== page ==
Oversupply and stiff competition have pushed Massachusetts' legal weed prices to a record low.
This January, the average retail price for a gram of legal Massachusetts bud dropped to $7.12 a gram, according to data from the state Cannabis Control Commission. That's less than half of the record high of $14.68/gram, which was reported back in January 2020. The state's average monthly prices initially dipped below $14/gram for the first time in June of 2021, and have been declining steadily almost every single month since.
The plunging prices aren't due to a lack of interest in weed, either. Massachusetts residents have copped well over $4.17 billion worth of legal cannabis since sales began in 2018, and nearly $200 million in the first 6 weeks of 2023. But the state's legal cultivators are now producing way more weed than local stoners can burn, an issue that has cropped up in almost all other adult-use states. This excess stock of bud has started pushing wholesale prices into a steady decline as well.
In order to maintain the same profit margins they were seeing two years ago, cultivators and retailers alike must now sell twice as much weed as they did back then. The demand for legal weed certainly hasn’t doubled, though, and federal law prevents state-legal weed companies from legally selling their bud to stores in another state. Some industry insiders are now calling for state regulators to step in and start consolidating legal operators.
"The profits are not there," Blandine Jean-Paul, vice president of marketing at multistate cannabis operator Ethos, said to NBC10 Boston. "Becoming cash positive is a huge hurdle in the cannabis industry... I'm not advocating for businesses to lose their licenses, but I do think that there's some thinning out that needs to happen in the industry overall. States like Massachusetts, I think, are probably a prime case for that."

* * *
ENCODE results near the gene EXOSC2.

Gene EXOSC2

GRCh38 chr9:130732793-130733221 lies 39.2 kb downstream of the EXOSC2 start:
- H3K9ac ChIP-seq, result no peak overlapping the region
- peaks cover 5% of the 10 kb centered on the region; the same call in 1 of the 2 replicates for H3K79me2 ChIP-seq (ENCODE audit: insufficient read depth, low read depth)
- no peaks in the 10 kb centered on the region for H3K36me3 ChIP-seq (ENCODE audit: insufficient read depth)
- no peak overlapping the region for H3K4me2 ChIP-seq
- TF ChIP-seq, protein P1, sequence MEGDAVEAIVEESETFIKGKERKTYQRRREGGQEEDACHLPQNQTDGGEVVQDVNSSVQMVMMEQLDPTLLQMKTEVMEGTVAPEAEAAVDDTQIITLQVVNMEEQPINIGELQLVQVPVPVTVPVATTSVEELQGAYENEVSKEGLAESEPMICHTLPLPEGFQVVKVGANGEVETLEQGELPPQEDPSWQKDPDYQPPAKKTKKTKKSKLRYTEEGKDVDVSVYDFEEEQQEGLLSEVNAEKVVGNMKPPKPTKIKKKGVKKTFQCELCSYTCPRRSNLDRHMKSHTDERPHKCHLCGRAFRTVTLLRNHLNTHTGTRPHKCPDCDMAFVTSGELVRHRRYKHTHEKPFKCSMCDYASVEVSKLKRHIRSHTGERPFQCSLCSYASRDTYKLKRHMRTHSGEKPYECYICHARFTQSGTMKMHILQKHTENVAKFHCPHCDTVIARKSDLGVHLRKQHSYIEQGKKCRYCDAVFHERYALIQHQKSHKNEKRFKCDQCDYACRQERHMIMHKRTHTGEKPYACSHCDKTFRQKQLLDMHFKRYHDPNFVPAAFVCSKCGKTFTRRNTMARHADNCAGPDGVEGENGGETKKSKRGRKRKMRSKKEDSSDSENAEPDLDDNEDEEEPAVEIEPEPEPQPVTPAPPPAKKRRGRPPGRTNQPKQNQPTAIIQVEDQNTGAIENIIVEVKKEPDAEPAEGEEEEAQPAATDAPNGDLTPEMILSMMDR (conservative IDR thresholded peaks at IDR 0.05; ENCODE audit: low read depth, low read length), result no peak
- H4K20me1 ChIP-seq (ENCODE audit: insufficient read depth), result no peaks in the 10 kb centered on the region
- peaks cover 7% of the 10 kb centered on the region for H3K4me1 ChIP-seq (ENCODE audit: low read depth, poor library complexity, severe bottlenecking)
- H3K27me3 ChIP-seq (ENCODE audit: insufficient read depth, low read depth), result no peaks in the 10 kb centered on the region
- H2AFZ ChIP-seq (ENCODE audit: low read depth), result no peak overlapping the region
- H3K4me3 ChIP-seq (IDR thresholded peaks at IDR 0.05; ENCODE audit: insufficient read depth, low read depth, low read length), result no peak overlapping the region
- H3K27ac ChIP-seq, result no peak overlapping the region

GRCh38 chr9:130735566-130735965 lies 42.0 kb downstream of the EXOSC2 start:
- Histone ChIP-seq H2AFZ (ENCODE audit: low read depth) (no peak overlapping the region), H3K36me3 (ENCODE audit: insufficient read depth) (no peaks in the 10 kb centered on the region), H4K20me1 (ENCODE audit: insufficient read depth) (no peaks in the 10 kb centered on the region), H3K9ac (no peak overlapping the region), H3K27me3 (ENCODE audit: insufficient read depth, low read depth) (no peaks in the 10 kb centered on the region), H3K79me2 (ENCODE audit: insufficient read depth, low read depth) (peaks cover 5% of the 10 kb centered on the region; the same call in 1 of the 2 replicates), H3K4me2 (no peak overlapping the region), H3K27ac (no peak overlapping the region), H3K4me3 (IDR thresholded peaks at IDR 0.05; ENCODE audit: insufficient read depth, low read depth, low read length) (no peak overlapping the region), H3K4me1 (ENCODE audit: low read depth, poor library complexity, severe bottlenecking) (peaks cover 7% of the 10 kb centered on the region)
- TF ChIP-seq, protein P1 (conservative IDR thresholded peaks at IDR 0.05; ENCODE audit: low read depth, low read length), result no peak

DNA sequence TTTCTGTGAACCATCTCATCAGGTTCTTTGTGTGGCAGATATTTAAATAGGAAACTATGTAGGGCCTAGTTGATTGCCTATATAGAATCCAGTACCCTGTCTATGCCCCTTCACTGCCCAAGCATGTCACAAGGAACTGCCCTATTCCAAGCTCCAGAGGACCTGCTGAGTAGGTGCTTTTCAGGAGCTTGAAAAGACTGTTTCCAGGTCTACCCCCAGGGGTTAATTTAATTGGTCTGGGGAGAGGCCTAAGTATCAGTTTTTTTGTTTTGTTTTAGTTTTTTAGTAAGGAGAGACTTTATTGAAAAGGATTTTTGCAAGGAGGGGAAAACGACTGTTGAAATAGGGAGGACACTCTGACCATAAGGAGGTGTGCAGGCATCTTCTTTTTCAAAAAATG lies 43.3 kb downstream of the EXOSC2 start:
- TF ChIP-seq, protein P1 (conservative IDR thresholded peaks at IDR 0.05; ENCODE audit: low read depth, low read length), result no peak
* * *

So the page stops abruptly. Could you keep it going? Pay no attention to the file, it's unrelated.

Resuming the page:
The Bay State is also starting to lose out on steady out-of-state sales. Massachusetts used to be the only place on the East Coast where adults were legally allowed to buy weed, and many residents from neighboring states were happy to cross the border for some top-shelf legal grass. But today, every single one of the state's neighbors, with the exception of New Hampshire, has launched its own adult-use retail market, and out-of-state sales are now shrinking.
Industry stakeholders are predicting that 2023 will be a particularly bleak year for Massachusetts' legal weed industry. “It is no secret that it is very crowded at this point,” said Matthew Yee, COO of Enlite Cannabis Dispensary in Northampton, to MLive. “The whole green rush is over at this point. Everybody knows it.”
Nearly every other mature US cannabis market has seen its revenue contract over the past couple years. In Oregon, years of chronic oversupply issues have driven the average retail price for legal bud down to $4 a gram. These plunging prices are making it difficult for dispensaries to pay cultivators back for the weed that they are selling, which is in turn making it hard for legal growers to stay in business.
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